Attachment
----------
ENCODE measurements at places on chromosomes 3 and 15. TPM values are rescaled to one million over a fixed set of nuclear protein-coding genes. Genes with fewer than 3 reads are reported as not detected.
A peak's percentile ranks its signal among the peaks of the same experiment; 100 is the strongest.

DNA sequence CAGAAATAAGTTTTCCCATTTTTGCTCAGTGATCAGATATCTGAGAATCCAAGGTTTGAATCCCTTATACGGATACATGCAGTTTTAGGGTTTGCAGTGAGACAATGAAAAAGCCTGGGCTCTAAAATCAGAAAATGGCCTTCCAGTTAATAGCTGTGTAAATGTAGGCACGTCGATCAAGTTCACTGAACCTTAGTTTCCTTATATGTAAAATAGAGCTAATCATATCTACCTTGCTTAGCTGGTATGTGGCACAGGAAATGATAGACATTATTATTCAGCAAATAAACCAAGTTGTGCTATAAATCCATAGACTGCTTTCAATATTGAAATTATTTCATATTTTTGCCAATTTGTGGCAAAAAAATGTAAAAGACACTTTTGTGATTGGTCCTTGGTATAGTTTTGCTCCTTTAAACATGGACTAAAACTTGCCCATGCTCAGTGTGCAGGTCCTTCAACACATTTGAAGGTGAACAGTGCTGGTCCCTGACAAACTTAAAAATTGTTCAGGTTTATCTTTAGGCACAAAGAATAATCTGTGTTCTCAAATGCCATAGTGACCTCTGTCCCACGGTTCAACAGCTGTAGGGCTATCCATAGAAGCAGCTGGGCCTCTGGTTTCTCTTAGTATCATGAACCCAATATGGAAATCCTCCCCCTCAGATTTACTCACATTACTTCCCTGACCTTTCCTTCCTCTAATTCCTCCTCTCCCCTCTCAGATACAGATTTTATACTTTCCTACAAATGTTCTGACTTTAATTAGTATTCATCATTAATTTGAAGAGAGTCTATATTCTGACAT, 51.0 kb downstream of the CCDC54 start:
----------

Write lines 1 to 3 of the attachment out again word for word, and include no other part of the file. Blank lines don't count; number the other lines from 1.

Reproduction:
ENCODE measurements at places on chromosomes 3 and 15. TPM values are rescaled to one million over a fixed set of nuclear protein-coding genes. Genes with fewer than 3 reads are reported as not detected.
A peak's percentile ranks its signal among the peaks of the same experiment; 100 is the strongest.

DNA sequence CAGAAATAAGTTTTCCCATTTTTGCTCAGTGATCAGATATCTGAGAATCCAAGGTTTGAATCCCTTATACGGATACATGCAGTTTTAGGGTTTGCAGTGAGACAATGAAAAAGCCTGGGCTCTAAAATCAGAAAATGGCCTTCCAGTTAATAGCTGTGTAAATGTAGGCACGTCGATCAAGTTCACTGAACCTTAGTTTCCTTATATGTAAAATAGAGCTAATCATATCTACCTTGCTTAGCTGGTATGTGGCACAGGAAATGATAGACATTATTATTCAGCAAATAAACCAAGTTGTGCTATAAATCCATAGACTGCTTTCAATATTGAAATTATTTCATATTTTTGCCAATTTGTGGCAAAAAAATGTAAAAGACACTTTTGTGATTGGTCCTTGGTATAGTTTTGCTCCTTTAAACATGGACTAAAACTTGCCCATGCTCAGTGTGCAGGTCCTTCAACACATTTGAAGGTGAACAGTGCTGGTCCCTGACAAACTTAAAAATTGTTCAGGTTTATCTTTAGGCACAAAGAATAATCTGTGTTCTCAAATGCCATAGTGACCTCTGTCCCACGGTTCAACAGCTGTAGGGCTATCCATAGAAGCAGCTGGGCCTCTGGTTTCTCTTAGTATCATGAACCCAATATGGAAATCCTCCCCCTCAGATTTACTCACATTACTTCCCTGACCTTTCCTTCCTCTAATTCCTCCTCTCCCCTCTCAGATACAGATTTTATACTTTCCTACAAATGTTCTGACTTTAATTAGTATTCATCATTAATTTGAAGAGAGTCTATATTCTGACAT, 51.0 kb downstream of the CCDC54 start: